Police raids which led to the arrest of five Sun journalists have been attacked by Trevor Kavanagh, the paper's associate editor.
He told the BBC the paper's publisher - News International - was the subject of a "witch-hunt" and the investigations under way were "disproportionate".
The Met Police denied this and said the three inquiries were "complex".
The reporters were arrested in connection with alleged corrupt payments to police and others.
A Surrey Police officer, a member of the armed forces and a Ministry of Defence employee were also arrested - and all eight were released on police bail.
Talking to Radio 4's World at One programme, Mr Kavanagh said: "There are people who will stop at nothing to destroy News International.
"They will not be satisfied until the Sun is closed too."
He said using 171 police - some of whom, he alleged, had been taken off counter-terrorism duties - to work on the investigation was questionable.
He said 30 journalists had been "raided at dawn and arrested, put on police bail with indefinite limits on what they can do in terms of earning a living," adding: "I think that you have to wonder what is behind it all.
"I think a witch-hunt is not an unreasonable definition of this exercise," he claimed.
He said: "What we feel is over the top and disproportionate is the number of police involved and the number of arrests that have been made.
"No charges have been made and an awful lot of people are having their lives disrupted with dawn raids , by police squads of up to 20 at a time - which we feel is out of proportion." Police had rifled through children's underwear drawers looking for information, he went on.
He said the company was happy to co-operate with any enquiries but the reaction of the police was "over the top".
Mr Kavanagh, who stressed the Sun would not close, had earlier written about the issue in his column in the paper.
At any other time the treatment of the journalists would have caused uproar at Parliament and among civil liberty and human rights campaigners, he said.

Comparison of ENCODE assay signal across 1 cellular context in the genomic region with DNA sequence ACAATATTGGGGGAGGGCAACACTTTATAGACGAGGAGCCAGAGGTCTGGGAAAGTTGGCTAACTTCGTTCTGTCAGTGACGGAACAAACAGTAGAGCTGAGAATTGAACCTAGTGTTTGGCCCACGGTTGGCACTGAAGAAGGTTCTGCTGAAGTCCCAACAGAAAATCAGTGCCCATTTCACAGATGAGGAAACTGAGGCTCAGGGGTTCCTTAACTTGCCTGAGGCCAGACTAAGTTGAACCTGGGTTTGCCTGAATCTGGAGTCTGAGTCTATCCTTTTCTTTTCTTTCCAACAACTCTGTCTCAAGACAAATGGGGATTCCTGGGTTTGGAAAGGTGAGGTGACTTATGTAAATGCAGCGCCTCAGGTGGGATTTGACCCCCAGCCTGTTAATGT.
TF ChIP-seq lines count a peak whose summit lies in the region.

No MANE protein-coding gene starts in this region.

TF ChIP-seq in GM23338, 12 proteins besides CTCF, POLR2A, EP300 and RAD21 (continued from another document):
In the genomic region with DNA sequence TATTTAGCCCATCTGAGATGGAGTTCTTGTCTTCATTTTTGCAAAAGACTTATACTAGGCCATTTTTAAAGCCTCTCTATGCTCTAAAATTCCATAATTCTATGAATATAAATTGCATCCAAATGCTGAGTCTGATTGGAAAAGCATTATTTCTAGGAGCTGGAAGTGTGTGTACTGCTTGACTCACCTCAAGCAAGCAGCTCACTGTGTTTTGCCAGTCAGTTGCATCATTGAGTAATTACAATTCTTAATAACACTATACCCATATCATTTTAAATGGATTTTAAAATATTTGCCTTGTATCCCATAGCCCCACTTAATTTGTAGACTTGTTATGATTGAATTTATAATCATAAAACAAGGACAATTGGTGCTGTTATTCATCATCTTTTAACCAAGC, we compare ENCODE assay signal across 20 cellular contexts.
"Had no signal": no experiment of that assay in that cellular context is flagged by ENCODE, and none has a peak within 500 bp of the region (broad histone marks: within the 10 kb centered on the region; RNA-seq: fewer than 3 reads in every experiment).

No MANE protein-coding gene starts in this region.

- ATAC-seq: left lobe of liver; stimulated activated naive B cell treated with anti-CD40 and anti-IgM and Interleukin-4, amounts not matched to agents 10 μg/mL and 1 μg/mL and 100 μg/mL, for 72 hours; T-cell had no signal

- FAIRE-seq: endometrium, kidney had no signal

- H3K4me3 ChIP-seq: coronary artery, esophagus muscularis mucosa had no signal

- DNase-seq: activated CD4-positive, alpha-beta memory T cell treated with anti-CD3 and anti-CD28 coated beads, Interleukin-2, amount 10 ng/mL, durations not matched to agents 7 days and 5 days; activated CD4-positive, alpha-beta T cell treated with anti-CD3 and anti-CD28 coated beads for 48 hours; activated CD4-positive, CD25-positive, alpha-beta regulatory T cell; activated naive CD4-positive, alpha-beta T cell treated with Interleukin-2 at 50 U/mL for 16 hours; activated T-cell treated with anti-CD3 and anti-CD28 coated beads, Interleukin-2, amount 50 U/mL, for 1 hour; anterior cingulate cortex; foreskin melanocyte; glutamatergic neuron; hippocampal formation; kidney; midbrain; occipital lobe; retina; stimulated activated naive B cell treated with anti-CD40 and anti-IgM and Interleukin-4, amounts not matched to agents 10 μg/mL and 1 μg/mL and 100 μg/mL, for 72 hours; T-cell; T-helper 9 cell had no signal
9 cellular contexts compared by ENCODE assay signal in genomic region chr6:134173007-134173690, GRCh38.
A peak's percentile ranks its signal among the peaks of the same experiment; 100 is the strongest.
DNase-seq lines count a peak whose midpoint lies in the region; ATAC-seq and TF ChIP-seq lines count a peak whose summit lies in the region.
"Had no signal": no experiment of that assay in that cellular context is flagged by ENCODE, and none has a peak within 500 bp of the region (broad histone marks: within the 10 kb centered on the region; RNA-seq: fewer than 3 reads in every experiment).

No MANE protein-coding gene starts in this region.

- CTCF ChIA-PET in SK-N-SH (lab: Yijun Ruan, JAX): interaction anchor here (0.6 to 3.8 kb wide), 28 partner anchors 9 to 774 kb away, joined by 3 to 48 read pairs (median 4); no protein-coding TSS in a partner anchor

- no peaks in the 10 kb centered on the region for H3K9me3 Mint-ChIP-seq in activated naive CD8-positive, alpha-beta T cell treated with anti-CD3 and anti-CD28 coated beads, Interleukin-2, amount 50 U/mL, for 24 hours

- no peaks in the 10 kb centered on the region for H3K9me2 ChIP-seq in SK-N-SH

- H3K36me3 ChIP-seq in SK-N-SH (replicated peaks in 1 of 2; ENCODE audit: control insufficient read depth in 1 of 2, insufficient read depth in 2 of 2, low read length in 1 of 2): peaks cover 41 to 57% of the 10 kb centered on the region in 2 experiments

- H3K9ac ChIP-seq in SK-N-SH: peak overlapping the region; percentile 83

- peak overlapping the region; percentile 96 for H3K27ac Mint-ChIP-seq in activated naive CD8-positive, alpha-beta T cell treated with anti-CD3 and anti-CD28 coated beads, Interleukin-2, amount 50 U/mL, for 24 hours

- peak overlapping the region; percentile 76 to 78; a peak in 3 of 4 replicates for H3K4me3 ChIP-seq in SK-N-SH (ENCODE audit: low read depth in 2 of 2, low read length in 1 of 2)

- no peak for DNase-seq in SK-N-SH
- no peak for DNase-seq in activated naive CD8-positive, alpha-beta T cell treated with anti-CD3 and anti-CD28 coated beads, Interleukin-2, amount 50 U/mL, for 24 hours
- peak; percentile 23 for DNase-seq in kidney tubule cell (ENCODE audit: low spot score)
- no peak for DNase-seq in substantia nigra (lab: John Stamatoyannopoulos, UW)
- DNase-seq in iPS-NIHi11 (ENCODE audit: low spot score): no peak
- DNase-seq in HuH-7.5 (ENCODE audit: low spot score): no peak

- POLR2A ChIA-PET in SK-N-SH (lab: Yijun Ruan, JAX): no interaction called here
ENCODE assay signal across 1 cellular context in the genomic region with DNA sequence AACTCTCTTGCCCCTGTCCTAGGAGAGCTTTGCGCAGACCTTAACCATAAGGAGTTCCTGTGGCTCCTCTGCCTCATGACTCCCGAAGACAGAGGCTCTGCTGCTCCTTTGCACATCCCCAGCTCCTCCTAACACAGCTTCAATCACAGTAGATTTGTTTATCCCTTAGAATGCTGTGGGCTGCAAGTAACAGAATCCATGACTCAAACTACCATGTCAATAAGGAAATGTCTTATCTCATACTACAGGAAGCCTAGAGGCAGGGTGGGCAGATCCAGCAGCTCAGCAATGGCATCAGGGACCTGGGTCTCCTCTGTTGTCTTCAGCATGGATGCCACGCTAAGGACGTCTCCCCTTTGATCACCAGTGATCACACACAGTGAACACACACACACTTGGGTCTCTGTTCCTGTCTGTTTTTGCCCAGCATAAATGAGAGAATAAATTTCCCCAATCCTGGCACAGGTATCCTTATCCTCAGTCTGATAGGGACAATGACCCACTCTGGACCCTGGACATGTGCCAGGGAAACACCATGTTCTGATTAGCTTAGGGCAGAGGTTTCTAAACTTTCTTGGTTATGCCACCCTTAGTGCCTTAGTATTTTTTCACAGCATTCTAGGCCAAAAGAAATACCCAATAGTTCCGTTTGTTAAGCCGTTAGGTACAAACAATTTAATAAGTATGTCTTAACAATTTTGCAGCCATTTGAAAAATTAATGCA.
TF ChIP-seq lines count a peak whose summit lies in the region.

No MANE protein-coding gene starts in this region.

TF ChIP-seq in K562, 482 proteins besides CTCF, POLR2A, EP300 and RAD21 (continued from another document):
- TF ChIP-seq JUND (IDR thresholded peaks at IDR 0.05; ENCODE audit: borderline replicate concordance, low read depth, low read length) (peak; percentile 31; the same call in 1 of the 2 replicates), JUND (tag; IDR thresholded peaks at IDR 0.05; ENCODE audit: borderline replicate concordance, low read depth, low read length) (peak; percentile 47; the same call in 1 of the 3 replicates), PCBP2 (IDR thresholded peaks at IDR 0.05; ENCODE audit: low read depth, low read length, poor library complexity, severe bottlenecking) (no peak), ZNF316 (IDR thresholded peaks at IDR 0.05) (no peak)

He also said senior members of staff had been treated like "an organised gang" and insisted that the tabloid was "not a swamp that needed draining".
He said money sometimes changed hands while unearthing stories, and this had always been standard practice. The company would always consider the public interest first when a story was under consideration, he told the BBC.
He said of his colleagues: "They are very fine journalists who have used every contact they have to deliver stories in the public interest and I believe, if there were to be any charges preferred, they would make that the staunch defence that they are acting in the interests of the public, the interests of their readers and indeed the interests of journalism and newspapers generally.
"There are journalists in every other newspaper, including those leading the charge against us, who deploy exactly the same methods and procedures of trying to unearth stories which are in the public interest."
In a statement, the Met Police said: "The linked Operations Weeting, Elveden and Tuleta are extremely difficult and complex with literally millions of pieces of documentation needing to be scrutinised and examined."
It said it did not believe the level of resources devoted to the inquires was "in in any way disproportionate to the enormous task in hand".
It said 169 officers and staff were currently working on the three investigations.
Ninety-one officers were working on Operation Weeting; 61 on Operation Elveden and 16 on Operation Tuleta - this is focusing on computer hacking.
The statement continued: "The majority have come from Specialist Crime; Territorial Policing and the Directorate of Professional Standards. At no stage has any major investigation been compromised as a result of these deployments."
It said there were no more than 10 police officers attending the homes of each of those arrested on Saturday and added: "Several officers are needed for the thorough and efficient search of an address, including, where appropriate, specialist search teams."
Mr Kavanagh had also told the BBC that there was "unease" at the paper over the fact that News Corporation's Management and Standards Committee had given police information which led to the most recent arrests.
News Corporation is the parent company of News International, which runs the Sun.
"There's certainly a mood of unhappiness that the company - certain parts of the company, not News International I hasten to add, not the newspaper side of the operation - are actually boasting that they're sending information to the police," he said.
Sun editor Dominic Mohan has said he was "shocked" by the arrests but pledged to continue to lead the paper.
Those held during the raids at the weekend were arrested as part of the Operation Elveden probe into payments to police.
The BBC understands they were picture editor John Edwards, chief reporter John Kay, chief foreign correspondent Nick Parker, reporter John Sturgis and associate editor Geoff Webster.
Meanwhile, Mark Lewis, the solicitor representing alleged victims of phone hacking told the World at One, he would pursue News Corporation in the US "if appropriate".